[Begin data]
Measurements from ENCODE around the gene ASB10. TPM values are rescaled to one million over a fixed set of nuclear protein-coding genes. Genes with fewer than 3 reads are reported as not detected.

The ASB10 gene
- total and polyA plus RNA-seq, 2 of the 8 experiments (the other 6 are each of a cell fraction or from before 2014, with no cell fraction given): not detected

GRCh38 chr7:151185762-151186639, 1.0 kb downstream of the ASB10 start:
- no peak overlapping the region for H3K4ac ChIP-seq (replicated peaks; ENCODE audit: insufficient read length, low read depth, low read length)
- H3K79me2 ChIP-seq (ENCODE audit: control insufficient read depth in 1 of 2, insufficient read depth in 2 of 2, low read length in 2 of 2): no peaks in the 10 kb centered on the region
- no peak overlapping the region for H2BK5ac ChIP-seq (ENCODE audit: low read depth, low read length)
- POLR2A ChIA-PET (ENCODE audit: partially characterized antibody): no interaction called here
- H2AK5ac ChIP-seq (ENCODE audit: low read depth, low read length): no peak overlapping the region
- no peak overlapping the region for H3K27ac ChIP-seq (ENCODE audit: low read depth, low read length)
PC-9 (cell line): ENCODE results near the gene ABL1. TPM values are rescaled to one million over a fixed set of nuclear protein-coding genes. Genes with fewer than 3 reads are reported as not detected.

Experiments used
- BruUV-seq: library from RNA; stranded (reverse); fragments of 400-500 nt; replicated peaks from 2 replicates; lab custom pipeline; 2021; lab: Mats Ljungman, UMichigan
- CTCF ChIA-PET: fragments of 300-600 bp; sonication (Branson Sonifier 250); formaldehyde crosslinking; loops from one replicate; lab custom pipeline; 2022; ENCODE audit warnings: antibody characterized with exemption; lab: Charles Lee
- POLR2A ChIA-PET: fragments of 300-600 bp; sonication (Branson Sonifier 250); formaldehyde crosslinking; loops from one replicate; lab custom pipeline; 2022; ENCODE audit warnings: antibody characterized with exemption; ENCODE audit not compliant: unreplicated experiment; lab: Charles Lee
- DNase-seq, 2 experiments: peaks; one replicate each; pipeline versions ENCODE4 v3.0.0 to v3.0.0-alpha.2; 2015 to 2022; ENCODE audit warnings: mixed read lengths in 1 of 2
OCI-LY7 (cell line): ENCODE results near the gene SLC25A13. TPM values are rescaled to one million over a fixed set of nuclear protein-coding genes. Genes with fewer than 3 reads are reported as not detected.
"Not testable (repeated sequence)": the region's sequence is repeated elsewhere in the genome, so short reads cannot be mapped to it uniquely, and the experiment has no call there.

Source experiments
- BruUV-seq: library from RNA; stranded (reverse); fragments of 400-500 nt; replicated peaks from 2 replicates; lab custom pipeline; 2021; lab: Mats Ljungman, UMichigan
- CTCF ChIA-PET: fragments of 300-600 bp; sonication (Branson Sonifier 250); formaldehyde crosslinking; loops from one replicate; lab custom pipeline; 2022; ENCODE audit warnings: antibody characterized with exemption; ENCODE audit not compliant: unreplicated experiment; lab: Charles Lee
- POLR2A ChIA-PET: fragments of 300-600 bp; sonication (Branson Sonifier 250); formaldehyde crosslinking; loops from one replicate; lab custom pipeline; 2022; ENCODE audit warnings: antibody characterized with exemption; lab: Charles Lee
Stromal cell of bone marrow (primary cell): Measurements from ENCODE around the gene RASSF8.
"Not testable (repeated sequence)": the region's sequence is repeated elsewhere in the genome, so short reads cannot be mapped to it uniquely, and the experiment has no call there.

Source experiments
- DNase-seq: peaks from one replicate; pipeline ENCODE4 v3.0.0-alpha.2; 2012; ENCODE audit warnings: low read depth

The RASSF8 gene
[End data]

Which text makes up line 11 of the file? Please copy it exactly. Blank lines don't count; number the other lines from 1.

PC-9 (cell line): ENCODE results near the gene ABL1. TPM values are rescaled to one million over a fixed set of nuclear protein-coding genes. Genes with fewer than 3 reads are reported as not detected.